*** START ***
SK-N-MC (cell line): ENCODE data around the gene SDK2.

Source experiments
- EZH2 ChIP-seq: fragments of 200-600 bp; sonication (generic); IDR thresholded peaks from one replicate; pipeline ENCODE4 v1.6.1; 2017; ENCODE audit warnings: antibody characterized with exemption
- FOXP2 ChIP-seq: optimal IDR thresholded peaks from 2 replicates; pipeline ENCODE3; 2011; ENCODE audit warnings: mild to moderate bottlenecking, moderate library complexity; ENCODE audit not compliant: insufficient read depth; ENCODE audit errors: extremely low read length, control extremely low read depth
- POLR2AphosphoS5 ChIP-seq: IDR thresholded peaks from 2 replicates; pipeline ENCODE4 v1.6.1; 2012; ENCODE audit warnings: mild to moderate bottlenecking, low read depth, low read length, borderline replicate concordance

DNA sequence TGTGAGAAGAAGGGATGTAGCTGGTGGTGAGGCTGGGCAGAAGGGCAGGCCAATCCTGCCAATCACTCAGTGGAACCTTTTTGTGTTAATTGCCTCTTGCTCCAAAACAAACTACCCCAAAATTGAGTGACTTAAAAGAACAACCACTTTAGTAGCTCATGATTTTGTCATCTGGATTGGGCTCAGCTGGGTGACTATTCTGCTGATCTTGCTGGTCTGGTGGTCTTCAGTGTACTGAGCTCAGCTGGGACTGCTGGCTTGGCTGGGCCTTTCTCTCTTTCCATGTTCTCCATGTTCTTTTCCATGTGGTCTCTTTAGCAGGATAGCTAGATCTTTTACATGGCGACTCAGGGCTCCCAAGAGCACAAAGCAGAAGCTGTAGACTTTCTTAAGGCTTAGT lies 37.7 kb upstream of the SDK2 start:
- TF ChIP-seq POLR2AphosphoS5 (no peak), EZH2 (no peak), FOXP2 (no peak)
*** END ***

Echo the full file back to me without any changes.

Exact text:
SK-N-MC (cell line): ENCODE data around the gene SDK2.

Source experiments
- EZH2 ChIP-seq: fragments of 200-600 bp; sonication (generic); IDR thresholded peaks from one replicate; pipeline ENCODE4 v1.6.1; 2017; ENCODE audit warnings: antibody characterized with exemption
- FOXP2 ChIP-seq: optimal IDR thresholded peaks from 2 replicates; pipeline ENCODE3; 2011; ENCODE audit warnings: mild to moderate bottlenecking, moderate library complexity; ENCODE audit not compliant: insufficient read depth; ENCODE audit errors: extremely low read length, control extremely low read depth
- POLR2AphosphoS5 ChIP-seq: IDR thresholded peaks from 2 replicates; pipeline ENCODE4 v1.6.1; 2012; ENCODE audit warnings: mild to moderate bottlenecking, low read depth, low read length, borderline replicate concordance

DNA sequence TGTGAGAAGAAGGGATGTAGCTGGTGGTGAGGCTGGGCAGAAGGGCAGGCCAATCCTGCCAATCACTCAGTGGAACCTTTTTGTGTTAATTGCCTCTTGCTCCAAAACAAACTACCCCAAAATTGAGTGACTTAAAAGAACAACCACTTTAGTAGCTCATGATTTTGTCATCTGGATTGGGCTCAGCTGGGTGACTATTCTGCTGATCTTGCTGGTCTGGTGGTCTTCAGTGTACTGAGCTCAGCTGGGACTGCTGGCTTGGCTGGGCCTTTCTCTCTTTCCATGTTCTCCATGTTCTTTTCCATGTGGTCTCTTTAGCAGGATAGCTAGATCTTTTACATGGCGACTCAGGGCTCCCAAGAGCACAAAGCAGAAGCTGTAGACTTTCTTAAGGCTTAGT lies 37.7 kb upstream of the SDK2 start:
- TF ChIP-seq POLR2AphosphoS5 (no peak), EZH2 (no peak), FOXP2 (no peak)